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My 'distinguished' army service
Followers of the Signy Story probably know by heart how I learned to drive on the Khyber Pass and was for some while the sole representative of the British Army on the Afghanistan border — but I have never written or boasted about acquiring the Distinguished Service Medal or the Burma Star.
To be perfectly honest, this is only because I only received the 'gongs' this weekend when Mrs S and I went on a trip to Bletchley Park, birthplace of the computer and wartime home of the amazing Enigma decoding programme, with fellow Barnet FC director Graham Slyper, Gill and Alastair.
You can purchase replicas of the medals from the shop there so, as I only received one genuine recognition from the Army, I thought I'd stock up. Mrs S bought some splendid refrigerator magnets for her collection, my favourite being the aptly worded: "Money talks. Mine keeps saying good bye". The lady could shop for Britain in the Olympics.
Bletchley Park provided nostalgic memories of the Second World War, of rationing (two ounces of cheese a week), Spitfires and Austin 7 cars. They have a World Tar Two Post Office from which you can send secret coded messages to friends.
Mrs S and I were in agreement - not bad that for incompatibles! - that we felt that the slice of our council tax that is going towards the Olympics extravaganza in 2012 and beyond would be better used to preserve Bletchley Park. A visit is thoroughly recommended... so is the haddock I had for lunch and a decent cup of chocolate.
Peter Ustinov staked a claim as the worst recruit ever called up by the British Army. I decided not to contest him years ago... but I bet that I'm in the Top Ten.
I did get involved in the Punjab riots post war, and have a scar on my right hand to prove it, but I tell the grandchildren that my main military claim is that we beat Hitler within months of my donning khaki.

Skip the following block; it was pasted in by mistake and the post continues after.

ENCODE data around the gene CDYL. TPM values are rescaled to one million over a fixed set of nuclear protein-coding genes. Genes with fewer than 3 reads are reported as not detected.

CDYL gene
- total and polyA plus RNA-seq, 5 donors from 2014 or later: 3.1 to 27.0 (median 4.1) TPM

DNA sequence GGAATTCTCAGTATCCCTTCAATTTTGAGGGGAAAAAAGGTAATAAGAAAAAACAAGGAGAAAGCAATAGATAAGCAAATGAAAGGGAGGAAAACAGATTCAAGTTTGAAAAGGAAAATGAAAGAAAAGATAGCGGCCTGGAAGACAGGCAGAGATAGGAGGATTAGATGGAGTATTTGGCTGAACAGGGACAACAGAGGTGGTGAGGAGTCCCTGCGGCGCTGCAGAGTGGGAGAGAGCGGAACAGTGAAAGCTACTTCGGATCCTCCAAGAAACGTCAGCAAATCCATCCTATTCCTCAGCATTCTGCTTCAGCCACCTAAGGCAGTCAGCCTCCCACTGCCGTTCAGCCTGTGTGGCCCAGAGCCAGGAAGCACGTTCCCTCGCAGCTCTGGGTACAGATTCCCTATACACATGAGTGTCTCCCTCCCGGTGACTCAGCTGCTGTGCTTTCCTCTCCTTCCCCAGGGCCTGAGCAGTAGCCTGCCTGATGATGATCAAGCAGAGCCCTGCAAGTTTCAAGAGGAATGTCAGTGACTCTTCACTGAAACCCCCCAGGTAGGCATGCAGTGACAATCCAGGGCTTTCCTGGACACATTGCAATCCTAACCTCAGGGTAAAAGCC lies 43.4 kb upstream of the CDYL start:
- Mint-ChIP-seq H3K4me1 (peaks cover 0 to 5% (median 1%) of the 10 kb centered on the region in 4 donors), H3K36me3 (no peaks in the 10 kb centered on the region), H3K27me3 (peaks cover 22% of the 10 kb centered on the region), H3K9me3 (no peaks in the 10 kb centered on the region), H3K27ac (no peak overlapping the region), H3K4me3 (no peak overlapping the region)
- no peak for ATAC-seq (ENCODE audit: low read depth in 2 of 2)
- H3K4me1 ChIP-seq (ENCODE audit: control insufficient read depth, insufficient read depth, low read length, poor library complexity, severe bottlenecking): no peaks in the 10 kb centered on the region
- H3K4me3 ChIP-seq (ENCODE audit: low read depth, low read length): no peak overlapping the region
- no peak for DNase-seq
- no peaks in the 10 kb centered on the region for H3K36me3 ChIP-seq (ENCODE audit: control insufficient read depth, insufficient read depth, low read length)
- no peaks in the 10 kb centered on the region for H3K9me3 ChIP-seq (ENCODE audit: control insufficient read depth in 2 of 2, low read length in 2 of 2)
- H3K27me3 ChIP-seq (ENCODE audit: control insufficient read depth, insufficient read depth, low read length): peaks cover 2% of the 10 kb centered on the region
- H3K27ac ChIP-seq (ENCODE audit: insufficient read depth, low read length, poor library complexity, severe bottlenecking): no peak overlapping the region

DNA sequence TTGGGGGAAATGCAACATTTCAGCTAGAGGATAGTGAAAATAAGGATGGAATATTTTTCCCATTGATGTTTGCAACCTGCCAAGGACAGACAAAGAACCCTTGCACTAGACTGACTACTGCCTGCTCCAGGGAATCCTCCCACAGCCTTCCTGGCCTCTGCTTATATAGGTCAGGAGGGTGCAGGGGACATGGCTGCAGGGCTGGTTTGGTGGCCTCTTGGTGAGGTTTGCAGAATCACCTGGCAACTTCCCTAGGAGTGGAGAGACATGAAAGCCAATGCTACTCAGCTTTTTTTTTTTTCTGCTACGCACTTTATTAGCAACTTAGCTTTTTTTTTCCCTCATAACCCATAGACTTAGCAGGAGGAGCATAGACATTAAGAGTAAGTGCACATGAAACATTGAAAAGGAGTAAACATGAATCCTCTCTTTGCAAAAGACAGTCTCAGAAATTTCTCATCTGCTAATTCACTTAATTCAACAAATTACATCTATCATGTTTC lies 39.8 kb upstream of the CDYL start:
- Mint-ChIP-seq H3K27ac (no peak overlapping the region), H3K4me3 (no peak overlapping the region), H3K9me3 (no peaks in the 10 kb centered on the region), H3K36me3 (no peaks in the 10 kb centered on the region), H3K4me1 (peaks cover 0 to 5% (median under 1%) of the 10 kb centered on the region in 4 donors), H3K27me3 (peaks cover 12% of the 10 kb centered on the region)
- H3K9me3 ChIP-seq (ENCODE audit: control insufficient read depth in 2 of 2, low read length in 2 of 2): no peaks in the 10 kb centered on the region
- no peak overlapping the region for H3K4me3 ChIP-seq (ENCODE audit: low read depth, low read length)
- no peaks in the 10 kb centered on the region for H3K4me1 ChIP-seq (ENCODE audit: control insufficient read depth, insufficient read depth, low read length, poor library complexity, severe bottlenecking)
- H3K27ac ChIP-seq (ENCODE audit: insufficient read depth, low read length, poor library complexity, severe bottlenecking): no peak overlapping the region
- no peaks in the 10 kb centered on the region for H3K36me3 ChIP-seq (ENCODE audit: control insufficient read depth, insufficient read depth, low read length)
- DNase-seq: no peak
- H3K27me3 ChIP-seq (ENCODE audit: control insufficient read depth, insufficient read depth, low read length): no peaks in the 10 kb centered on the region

I can list my Army highlights in a few sentences:
1) I scored half a mark out of 10 in an ability test - and that only came because I recognised that the item I was trying to assemble was a bicycle pump. This obviously earned me a fast-track call into the Intelligence Corps.
2) I wrote off my motor bike in an exercise at Earl Fitzwilliam's estate near Rotherham when I stalled the wretched machine, then set off in pursuit of my colleagues... and met them face to face going round a tree one way while the rest of them were coming the other way.
3) Shouting "Eyes right" to my squad when I took a parade in Egypt... only to find that the commanding office was on our left.
4) Nearly killing a Lt Ball when doing a Sten gun exercise with targets popping up in front of me... he hollered a remark at me from behind and, as I turned, I kept spraying bullets that had him, literally, hopping mad.
I can't thank the Army enough for taking me to Agra for six months of visiting the Taj Mahal every night and for letting me stay at Earl Fitzwilliam's place, albeit in the stables.
Perhaps the Army saw me as another Enigma.
Footnote: A burst main at Cricklewood left us without water at the weekend. Normally this would not bother me - I only use the stuff with my Famous Grouse. Mrs S insisted that I made a visit to Mr Shah's newsagent's in Church Road, Hendon, at 7.30am on Saturday to buy bottles of water to enable us to have a cup of tea and for me to shave for the Big Match against Morecambe which saw Barnet gain their first point of the season.
When the water had not returned 24 hours later, it was back to Mr Shah's... only to find bottles of water lying on the pavement outside the back door of the Times offices and opposite in Johns Avenue. Bottled water with Famous Grouse just ain't right.